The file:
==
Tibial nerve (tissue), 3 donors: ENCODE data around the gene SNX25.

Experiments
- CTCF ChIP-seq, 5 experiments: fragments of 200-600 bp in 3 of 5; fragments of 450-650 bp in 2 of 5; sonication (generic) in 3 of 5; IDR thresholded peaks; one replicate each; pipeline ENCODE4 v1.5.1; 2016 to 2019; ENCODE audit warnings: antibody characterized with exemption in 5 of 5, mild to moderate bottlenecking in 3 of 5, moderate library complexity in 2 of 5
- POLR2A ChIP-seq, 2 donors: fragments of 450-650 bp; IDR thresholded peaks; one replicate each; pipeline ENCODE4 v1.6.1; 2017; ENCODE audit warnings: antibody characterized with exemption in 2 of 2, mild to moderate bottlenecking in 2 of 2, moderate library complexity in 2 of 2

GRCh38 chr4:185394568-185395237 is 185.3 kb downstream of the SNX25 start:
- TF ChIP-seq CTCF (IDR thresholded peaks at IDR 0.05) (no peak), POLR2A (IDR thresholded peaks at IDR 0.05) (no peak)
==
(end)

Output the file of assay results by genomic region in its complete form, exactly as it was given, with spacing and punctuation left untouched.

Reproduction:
Tibial nerve (tissue), 3 donors: ENCODE data around the gene SNX25.

Experiments
- CTCF ChIP-seq, 5 experiments: fragments of 200-600 bp in 3 of 5; fragments of 450-650 bp in 2 of 5; sonication (generic) in 3 of 5; IDR thresholded peaks; one replicate each; pipeline ENCODE4 v1.5.1; 2016 to 2019; ENCODE audit warnings: antibody characterized with exemption in 5 of 5, mild to moderate bottlenecking in 3 of 5, moderate library complexity in 2 of 5
- POLR2A ChIP-seq, 2 donors: fragments of 450-650 bp; IDR thresholded peaks; one replicate each; pipeline ENCODE4 v1.6.1; 2017; ENCODE audit warnings: antibody characterized with exemption in 2 of 2, mild to moderate bottlenecking in 2 of 2, moderate library complexity in 2 of 2

GRCh38 chr4:185394568-185395237 is 185.3 kb downstream of the SNX25 start:
- TF ChIP-seq CTCF (IDR thresholded peaks at IDR 0.05) (no peak), POLR2A (IDR thresholded peaks at IDR 0.05) (no peak)